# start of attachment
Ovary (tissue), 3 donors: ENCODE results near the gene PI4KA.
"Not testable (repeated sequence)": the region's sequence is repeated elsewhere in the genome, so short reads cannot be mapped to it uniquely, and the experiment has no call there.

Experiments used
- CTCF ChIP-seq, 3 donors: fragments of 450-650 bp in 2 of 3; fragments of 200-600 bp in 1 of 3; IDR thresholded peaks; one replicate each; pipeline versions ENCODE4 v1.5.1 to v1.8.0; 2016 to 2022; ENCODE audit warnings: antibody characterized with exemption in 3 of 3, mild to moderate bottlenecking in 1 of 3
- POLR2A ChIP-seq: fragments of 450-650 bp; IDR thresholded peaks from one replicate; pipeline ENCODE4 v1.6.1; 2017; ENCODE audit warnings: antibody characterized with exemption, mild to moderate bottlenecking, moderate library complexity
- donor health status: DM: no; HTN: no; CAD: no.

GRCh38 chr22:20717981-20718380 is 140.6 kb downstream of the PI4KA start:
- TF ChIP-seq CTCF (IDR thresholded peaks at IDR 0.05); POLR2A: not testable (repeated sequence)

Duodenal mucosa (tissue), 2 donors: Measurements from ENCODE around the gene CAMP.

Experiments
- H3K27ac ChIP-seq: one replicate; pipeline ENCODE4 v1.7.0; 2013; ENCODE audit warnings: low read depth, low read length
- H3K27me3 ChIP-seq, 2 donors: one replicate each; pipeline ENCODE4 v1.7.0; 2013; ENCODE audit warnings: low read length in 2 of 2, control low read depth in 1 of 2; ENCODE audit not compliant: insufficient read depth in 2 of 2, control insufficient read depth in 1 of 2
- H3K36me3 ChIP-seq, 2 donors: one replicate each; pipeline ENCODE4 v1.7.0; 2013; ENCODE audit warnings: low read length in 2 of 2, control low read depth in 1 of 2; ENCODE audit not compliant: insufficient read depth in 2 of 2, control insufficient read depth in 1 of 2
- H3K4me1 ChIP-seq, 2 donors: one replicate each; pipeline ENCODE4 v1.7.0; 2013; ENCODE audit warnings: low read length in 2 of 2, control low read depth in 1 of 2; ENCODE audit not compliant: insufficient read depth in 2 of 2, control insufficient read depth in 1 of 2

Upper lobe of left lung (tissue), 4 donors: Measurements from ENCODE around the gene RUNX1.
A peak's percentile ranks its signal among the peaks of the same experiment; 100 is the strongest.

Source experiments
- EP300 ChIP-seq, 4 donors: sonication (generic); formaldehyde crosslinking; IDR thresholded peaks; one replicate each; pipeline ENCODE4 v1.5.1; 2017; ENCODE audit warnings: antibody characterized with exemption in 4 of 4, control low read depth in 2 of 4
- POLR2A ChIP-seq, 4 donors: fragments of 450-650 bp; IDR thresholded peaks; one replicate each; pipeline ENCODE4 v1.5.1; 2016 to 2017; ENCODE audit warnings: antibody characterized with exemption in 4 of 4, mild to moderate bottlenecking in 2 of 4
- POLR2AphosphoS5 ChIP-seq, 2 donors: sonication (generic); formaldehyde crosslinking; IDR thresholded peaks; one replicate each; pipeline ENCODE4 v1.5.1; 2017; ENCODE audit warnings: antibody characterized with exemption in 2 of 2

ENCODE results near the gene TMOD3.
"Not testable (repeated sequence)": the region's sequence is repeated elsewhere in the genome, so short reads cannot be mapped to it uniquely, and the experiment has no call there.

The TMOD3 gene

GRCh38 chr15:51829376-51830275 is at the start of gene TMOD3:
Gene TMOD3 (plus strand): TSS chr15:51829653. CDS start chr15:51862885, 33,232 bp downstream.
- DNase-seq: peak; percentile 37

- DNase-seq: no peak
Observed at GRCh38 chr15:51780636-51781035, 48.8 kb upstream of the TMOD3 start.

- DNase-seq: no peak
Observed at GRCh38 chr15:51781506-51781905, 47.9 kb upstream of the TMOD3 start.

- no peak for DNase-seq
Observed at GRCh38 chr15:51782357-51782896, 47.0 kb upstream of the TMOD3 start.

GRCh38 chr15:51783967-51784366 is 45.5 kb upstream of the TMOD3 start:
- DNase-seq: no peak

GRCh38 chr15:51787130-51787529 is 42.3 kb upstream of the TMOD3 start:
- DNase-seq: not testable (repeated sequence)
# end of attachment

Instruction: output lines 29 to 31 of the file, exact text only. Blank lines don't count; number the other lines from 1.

- DNase-seq: no peak
Observed at GRCh38 chr15:51781506-51781905, 47.9 kb upstream of the TMOD3 start.

- no peak for DNase-seq